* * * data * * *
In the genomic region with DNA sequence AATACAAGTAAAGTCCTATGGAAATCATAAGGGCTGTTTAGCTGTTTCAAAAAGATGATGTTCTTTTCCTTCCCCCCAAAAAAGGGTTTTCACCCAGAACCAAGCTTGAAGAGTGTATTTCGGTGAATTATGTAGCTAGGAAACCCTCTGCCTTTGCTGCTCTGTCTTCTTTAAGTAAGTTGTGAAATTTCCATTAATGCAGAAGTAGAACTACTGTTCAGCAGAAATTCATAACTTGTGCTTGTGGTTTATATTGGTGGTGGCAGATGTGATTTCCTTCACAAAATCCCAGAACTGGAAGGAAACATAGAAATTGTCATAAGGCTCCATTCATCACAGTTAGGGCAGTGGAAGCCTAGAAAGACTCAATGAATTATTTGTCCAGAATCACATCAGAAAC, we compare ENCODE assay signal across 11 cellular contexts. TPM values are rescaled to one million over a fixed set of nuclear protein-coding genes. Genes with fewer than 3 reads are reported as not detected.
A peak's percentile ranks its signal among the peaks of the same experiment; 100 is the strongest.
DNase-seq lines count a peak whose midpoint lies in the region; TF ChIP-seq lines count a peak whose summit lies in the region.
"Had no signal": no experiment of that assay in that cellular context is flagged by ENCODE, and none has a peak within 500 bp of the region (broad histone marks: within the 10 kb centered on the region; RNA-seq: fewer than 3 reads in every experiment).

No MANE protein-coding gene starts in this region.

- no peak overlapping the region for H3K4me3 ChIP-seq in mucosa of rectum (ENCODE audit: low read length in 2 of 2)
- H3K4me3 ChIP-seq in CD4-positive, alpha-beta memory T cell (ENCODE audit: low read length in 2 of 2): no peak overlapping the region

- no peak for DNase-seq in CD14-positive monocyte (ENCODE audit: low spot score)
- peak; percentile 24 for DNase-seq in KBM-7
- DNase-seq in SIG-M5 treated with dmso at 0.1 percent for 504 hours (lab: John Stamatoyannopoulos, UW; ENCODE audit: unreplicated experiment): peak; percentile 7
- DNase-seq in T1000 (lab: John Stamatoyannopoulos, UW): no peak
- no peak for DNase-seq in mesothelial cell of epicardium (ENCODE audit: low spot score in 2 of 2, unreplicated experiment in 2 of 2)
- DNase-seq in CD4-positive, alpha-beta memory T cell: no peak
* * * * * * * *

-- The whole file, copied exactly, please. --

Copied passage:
In the genomic region with DNA sequence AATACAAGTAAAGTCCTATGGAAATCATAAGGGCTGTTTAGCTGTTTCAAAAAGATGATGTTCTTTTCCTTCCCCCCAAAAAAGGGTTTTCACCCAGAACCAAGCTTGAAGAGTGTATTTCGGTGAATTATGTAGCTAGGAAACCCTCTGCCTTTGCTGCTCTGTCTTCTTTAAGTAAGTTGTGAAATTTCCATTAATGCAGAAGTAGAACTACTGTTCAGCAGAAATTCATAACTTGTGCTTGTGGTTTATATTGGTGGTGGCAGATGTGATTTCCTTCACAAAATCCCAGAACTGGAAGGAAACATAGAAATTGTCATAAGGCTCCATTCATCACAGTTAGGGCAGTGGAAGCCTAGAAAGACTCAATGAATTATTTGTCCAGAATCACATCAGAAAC, we compare ENCODE assay signal across 11 cellular contexts. TPM values are rescaled to one million over a fixed set of nuclear protein-coding genes. Genes with fewer than 3 reads are reported as not detected.
A peak's percentile ranks its signal among the peaks of the same experiment; 100 is the strongest.
DNase-seq lines count a peak whose midpoint lies in the region; TF ChIP-seq lines count a peak whose summit lies in the region.
"Had no signal": no experiment of that assay in that cellular context is flagged by ENCODE, and none has a peak within 500 bp of the region (broad histone marks: within the 10 kb centered on the region; RNA-seq: fewer than 3 reads in every experiment).

No MANE protein-coding gene starts in this region.

- no peak overlapping the region for H3K4me3 ChIP-seq in mucosa of rectum (ENCODE audit: low read length in 2 of 2)
- H3K4me3 ChIP-seq in CD4-positive, alpha-beta memory T cell (ENCODE audit: low read length in 2 of 2): no peak overlapping the region

- no peak for DNase-seq in CD14-positive monocyte (ENCODE audit: low spot score)
- peak; percentile 24 for DNase-seq in KBM-7
- DNase-seq in SIG-M5 treated with dmso at 0.1 percent for 504 hours (lab: John Stamatoyannopoulos, UW; ENCODE audit: unreplicated experiment): peak; percentile 7
- DNase-seq in T1000 (lab: John Stamatoyannopoulos, UW): no peak
- no peak for DNase-seq in mesothelial cell of epicardium (ENCODE audit: low spot score in 2 of 2, unreplicated experiment in 2 of 2)
- DNase-seq in CD4-positive, alpha-beta memory T cell: no peak